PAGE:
MINNEAPOLIS — Ricky Rubio's sensational rookie season has come to a devastatingly abrupt end.
The Minnesota Timberwolves point guard will miss the rest of the season with a torn ACL in his left knee, a person familiar with the situation told The Associated Press on Saturday. Now the upstart Wolves will have to keep chasing a playoff berth without one of the players who was most responsible for the franchise's resurgence.
The person requested anonymity because an official announcement has not been made.
Rubio went down in the closing seconds of a loss to the Los Angeles Lakers on Friday night, when his knee buckled as he tried to help out on defense against Kobe Bryant. He immediately clutched his knee and had to be carried off the court by teammates Martell Webster and Derrick Williams.
The news was first reported by the Star Tribune of Minneapolis.
There were plenty of long faces in the Wolves locker room after the game, and not just because they lost their 18th straight to the Lakers.
Rubio had an MRI on Saturday that revealed the torn ligament, sucking the wind out of a team that had been brimming with confidence thanks in part to his flashy passing that energized a club that lost 132 games over the previous two seasons.
In his first season after coming from Spain, the 21-year-old was averaging 10.6 points and 8.2 assists, but his impact has been so much greater than his numbers.
The floppy-haired, irrepressible young point guard changed the dynamic of a rebuilding team almost from the moment he set foot in Minnesota. His unselfish play galvanized his teammates, and his fun-loving nature has been an immediate draw at the box office, where the Timberwolves have already sold out seven games this season, their most since 2006-07.
His lob passes have dropped jaws and his behind-the-back dimes in transition get the home crowd on its feet on a nightly basis, making Target Center the place to be in the Twin Cities for the first time since Kevin Garnett roamed the paint here.
Chants of "Ole! Ole, ole, ole!" have filled the building, which just last year was half empty almost every night as the Wolves sunk to the bottom of the league.
Rubio was the fifth overall pick in 2009, but stayed in Spain for contractual reasons. His decision to come over this year is one of the biggest reasons for the franchise's quick turnaround this year — along with the addition of coach Rick Adelman and the improvement of All-Star forward Kevin Love.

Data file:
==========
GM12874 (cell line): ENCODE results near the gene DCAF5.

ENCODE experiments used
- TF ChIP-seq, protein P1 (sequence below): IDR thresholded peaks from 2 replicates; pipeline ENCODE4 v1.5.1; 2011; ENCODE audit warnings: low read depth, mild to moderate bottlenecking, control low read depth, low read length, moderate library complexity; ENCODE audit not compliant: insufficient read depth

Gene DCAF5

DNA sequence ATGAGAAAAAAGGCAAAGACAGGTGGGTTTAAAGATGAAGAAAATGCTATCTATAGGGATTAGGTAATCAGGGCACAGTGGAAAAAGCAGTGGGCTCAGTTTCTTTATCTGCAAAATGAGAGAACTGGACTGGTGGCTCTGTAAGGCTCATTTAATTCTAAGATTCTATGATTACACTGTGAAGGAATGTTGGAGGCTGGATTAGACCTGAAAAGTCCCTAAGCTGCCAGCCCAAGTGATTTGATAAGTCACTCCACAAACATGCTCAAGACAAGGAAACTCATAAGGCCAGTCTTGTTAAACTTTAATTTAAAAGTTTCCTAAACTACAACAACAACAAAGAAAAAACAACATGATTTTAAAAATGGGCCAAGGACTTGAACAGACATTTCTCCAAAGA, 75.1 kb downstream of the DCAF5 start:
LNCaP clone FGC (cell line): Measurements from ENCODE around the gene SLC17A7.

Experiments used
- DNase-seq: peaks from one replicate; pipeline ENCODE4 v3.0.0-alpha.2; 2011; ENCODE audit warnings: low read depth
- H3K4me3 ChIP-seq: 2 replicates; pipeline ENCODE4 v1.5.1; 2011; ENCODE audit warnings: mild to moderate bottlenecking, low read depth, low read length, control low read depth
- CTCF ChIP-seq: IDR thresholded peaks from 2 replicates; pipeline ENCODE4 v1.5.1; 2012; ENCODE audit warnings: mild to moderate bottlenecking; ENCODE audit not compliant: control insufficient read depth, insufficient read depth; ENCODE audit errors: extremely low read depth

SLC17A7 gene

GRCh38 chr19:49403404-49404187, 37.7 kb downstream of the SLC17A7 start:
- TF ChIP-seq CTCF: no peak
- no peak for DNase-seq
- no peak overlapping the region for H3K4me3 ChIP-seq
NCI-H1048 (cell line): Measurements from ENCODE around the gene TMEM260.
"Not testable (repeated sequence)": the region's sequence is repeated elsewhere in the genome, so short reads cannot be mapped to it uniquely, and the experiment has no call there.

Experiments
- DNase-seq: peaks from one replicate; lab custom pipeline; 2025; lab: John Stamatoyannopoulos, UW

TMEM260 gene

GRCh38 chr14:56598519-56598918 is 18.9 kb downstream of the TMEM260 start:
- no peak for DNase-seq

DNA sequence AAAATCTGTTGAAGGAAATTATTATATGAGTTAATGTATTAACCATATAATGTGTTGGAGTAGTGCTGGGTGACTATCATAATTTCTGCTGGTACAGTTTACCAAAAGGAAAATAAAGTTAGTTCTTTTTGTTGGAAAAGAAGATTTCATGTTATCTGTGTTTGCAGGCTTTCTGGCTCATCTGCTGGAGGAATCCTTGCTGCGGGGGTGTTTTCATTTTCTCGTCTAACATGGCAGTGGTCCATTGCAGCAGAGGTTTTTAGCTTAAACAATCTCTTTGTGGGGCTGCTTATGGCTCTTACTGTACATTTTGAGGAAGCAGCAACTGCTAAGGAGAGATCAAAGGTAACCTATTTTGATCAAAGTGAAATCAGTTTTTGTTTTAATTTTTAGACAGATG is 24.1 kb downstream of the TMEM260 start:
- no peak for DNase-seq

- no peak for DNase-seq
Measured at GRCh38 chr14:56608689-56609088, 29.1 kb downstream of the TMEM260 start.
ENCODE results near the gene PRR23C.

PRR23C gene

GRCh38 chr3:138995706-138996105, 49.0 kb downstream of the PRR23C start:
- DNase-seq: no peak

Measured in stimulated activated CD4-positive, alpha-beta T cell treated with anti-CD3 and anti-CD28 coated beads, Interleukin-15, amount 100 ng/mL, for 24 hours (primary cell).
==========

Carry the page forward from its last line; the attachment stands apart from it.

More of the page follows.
He's one of the most popular players in a tight-knit locker room and has helped forge a chemistry with the team that has paid dividends through the first 41 games this season.
He has been playing professionally since he was 14 years old in Spain, and all that experience has served him well in his first NBA season. Rubio quickly picked up Adelman's offense when the lockout ended and has already asserted himself as a leader, with a steady hand on the ball and an underrated effect on the team's defense.
Rubio is averaging 2.2 steals per game and is one of the better help defenders on the perimeter in the league.
"He just has great anticipation defensively," Bryant said. "He reads the floor extremely well, he's extremely patient. He's developing more and more confidence with his jump shot. I don't know what ... they're doing in Spain to develop their individual talent, but they're doing something right."
Most importantly, Rubio's play has translated to victories. The Timberwolves were eighth in the West, putting them in position to qualify for the playoffs for the first time since 2004, before losing to the Lakers on Friday night to fall a half-game behind Houston.
Adelman, the veteran coach who hasn't always embraced playing rookies throughout his 20-year coaching career, put his faith in Rubio right from the beginning. Even when Rubio wasn't starting early in the season, he was playing almost the entire fourth quarter of games, and the Wolves offense ran noticeably smoother with the ball in his hands.
Guard J.J. Barea is also injured, with a sprained left ankle keeping him out of the game against the Lakers and making him questionable for the game against New Orleans on Saturday night. That means Luke Ridnour, who has been starting at shooting guard with Rubio at the point, is the only player with experience playing the point guard on the roster.
The Wolves called up second-round draft pick Malcolm Lee from the D-League on Friday, but he has yet to play in a game in his rookie season because of a knee injury.
Minnesota has one more game at home before embarking on a demanding two-week road trip that could define its season.
Follow Jon Krawczynski on Twitter: http://www.twitter.com/APkrawczynski.